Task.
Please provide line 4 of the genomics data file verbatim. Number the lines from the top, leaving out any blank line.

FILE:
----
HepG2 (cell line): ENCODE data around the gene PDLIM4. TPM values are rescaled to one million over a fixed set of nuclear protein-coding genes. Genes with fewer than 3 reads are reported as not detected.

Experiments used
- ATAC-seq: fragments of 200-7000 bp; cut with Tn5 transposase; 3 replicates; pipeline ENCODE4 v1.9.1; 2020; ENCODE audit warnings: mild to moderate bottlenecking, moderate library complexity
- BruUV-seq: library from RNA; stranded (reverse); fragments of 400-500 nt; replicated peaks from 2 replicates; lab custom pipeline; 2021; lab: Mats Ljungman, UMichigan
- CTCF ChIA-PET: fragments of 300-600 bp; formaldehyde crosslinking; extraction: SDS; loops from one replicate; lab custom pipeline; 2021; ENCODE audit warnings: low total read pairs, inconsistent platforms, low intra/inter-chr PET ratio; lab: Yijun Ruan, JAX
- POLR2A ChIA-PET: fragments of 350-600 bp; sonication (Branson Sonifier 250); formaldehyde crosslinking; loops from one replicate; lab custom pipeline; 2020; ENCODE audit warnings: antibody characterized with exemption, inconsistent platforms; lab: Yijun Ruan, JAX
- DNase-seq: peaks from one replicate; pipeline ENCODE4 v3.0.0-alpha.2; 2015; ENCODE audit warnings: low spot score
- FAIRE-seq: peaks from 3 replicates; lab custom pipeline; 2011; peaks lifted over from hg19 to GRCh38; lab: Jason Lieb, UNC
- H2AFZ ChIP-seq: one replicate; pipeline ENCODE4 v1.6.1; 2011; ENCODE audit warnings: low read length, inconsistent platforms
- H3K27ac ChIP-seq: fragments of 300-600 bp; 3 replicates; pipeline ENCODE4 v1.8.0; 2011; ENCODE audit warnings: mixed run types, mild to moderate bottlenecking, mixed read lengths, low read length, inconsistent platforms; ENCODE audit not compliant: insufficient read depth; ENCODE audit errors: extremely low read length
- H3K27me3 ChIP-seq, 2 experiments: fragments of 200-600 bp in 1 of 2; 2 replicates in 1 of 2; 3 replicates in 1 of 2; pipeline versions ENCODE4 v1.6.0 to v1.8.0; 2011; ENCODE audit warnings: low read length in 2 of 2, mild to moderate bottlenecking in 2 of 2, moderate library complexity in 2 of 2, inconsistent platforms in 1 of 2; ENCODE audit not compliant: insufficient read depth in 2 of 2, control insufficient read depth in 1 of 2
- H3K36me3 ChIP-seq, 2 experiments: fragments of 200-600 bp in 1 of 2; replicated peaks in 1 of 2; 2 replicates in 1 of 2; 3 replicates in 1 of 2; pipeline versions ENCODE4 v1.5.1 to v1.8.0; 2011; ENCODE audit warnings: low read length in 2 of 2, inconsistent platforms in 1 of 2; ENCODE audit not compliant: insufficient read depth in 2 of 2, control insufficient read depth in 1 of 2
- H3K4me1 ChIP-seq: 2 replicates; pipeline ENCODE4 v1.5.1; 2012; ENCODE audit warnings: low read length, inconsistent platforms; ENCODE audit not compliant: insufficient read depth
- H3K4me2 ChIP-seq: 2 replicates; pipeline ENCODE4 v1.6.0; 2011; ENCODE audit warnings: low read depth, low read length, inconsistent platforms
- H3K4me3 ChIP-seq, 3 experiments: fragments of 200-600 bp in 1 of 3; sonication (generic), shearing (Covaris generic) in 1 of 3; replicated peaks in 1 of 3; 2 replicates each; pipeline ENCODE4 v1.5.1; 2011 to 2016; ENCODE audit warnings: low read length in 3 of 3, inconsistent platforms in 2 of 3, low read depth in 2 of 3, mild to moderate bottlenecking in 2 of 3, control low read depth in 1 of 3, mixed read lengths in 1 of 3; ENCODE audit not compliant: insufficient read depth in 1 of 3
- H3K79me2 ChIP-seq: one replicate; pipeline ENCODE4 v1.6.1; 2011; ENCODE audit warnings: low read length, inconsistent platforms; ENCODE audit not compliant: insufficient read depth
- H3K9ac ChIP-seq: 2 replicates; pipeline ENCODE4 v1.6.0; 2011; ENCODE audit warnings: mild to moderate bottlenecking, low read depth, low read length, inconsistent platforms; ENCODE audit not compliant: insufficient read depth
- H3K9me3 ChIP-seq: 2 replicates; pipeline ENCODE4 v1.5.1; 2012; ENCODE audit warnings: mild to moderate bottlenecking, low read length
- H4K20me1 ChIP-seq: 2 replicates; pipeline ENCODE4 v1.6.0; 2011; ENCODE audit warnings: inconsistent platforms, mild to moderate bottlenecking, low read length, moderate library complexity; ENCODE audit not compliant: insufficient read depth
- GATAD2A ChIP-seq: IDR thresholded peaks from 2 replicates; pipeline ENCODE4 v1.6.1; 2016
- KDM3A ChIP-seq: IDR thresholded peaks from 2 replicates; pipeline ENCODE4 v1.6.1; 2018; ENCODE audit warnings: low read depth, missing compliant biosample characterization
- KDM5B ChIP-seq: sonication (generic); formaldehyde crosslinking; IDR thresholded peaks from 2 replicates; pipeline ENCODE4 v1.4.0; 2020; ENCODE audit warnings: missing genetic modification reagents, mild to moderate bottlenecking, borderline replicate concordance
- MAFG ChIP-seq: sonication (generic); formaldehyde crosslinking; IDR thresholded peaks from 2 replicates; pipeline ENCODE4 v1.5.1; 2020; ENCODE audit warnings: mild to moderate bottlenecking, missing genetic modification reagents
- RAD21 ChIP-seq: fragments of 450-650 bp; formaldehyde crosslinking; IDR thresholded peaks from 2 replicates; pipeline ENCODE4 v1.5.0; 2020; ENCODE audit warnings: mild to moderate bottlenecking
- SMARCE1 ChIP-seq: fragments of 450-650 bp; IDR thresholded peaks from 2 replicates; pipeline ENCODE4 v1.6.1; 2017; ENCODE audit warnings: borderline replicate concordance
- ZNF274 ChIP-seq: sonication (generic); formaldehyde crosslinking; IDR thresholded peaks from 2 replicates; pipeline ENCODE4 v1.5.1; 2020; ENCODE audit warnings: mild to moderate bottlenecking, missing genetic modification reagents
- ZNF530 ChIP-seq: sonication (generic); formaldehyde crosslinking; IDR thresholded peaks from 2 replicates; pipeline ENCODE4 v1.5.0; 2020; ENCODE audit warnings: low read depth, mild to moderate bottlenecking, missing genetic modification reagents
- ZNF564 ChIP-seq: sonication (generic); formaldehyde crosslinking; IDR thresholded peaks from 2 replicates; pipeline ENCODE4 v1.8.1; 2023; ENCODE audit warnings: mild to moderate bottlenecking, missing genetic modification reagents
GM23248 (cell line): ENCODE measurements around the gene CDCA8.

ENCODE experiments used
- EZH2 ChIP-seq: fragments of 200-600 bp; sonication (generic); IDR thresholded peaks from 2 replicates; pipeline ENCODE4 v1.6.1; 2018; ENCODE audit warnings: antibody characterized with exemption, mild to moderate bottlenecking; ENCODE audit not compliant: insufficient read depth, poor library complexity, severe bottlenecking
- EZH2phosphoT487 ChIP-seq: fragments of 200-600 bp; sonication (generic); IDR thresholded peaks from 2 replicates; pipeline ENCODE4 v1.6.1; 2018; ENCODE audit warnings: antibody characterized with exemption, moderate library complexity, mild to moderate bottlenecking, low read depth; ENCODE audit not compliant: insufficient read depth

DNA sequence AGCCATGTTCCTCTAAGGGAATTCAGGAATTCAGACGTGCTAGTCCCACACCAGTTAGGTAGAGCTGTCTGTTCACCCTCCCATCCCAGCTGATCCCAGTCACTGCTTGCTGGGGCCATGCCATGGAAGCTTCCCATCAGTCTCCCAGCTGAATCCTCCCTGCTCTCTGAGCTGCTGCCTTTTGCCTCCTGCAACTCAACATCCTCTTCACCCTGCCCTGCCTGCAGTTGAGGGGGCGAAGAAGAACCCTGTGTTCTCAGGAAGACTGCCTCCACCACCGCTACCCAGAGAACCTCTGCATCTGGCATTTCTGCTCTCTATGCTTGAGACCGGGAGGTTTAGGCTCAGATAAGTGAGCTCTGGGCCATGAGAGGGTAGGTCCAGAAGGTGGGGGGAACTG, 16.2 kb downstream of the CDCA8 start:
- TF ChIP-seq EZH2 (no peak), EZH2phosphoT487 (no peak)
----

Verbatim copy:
- BruUV-seq: library from RNA; stranded (reverse); fragments of 400-500 nt; replicated peaks from 2 replicates; lab custom pipeline; 2021; lab: Mats Ljungman, UMichigan